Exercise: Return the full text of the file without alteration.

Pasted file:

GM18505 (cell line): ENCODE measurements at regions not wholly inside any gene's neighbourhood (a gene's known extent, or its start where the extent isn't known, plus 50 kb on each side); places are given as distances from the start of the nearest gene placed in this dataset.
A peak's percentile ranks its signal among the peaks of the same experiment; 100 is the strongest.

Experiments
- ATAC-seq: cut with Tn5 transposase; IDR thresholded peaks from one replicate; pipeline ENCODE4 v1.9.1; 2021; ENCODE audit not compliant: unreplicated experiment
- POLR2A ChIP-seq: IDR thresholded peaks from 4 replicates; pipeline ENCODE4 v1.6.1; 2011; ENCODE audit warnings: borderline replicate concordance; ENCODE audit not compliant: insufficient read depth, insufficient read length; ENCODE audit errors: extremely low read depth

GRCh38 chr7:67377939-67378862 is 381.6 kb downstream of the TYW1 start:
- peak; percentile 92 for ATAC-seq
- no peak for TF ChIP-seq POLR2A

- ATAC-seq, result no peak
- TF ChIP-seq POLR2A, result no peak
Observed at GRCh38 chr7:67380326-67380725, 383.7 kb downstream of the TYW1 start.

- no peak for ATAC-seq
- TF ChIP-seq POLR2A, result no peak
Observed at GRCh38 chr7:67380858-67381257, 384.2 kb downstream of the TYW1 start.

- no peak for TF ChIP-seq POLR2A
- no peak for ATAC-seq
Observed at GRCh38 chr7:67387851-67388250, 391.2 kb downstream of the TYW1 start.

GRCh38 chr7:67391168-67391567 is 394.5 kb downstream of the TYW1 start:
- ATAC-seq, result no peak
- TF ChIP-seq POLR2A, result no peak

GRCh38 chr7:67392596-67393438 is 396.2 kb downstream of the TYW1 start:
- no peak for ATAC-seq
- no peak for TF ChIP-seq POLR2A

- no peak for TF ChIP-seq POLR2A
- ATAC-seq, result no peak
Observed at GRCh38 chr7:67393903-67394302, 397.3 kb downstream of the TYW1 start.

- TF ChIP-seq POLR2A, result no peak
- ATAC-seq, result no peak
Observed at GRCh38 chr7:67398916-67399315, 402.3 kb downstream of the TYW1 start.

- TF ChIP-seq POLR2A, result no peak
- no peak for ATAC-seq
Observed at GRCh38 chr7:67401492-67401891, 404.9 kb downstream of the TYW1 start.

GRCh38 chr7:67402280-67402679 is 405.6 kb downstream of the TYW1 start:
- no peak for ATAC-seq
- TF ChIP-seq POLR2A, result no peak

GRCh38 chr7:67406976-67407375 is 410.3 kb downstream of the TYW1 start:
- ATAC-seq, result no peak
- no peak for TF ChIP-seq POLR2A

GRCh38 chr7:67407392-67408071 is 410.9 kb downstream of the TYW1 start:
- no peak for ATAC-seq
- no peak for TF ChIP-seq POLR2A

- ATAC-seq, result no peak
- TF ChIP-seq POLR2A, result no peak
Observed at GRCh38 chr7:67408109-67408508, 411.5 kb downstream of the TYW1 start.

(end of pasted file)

GM18505 (cell line): ENCODE measurements at regions not wholly inside any gene's neighbourhood (a gene's known extent, or its start where the extent isn't known, plus 50 kb on each side); places are given as distances from the start of the nearest gene placed in this dataset.
A peak's percentile ranks its signal among the peaks of the same experiment; 100 is the strongest.

Experiments
- ATAC-seq: cut with Tn5 transposase; IDR thresholded peaks from one replicate; pipeline ENCODE4 v1.9.1; 2021; ENCODE audit not compliant: unreplicated experiment
- POLR2A ChIP-seq: IDR thresholded peaks from 4 replicates; pipeline ENCODE4 v1.6.1; 2011; ENCODE audit warnings: borderline replicate concordance; ENCODE audit not compliant: insufficient read depth, insufficient read length; ENCODE audit errors: extremely low read depth

GRCh38 chr7:67377939-67378862 is 381.6 kb downstream of the TYW1 start:
- peak; percentile 92 for ATAC-seq
- no peak for TF ChIP-seq POLR2A

- ATAC-seq, result no peak
- TF ChIP-seq POLR2A, result no peak
Observed at GRCh38 chr7:67380326-67380725, 383.7 kb downstream of the TYW1 start.

- no peak for ATAC-seq
- TF ChIP-seq POLR2A, result no peak
Observed at GRCh38 chr7:67380858-67381257, 384.2 kb downstream of the TYW1 start.

- no peak for TF ChIP-seq POLR2A
- no peak for ATAC-seq
Observed at GRCh38 chr7:67387851-67388250, 391.2 kb downstream of the TYW1 start.

GRCh38 chr7:67391168-67391567 is 394.5 kb downstream of the TYW1 start:
- ATAC-seq, result no peak
- TF ChIP-seq POLR2A, result no peak

GRCh38 chr7:67392596-67393438 is 396.2 kb downstream of the TYW1 start:
- no peak for ATAC-seq
- no peak for TF ChIP-seq POLR2A

- no peak for TF ChIP-seq POLR2A
- ATAC-seq, result no peak
Observed at GRCh38 chr7:67393903-67394302, 397.3 kb downstream of the TYW1 start.

- TF ChIP-seq POLR2A, result no peak
- ATAC-seq, result no peak
Observed at GRCh38 chr7:67398916-67399315, 402.3 kb downstream of the TYW1 start.

- TF ChIP-seq POLR2A, result no peak
- no peak for ATAC-seq
Observed at GRCh38 chr7:67401492-67401891, 404.9 kb downstream of the TYW1 start.

GRCh38 chr7:67402280-67402679 is 405.6 kb downstream of the TYW1 start:
- no peak for ATAC-seq
- TF ChIP-seq POLR2A, result no peak

GRCh38 chr7:67406976-67407375 is 410.3 kb downstream of the TYW1 start:
- ATAC-seq, result no peak
- no peak for TF ChIP-seq POLR2A

GRCh38 chr7:67407392-67408071 is 410.9 kb downstream of the TYW1 start:
- no peak for ATAC-seq
- no peak for TF ChIP-seq POLR2A

- ATAC-seq, result no peak
- TF ChIP-seq POLR2A, result no peak
Observed at GRCh38 chr7:67408109-67408508, 411.5 kb downstream of the TYW1 start.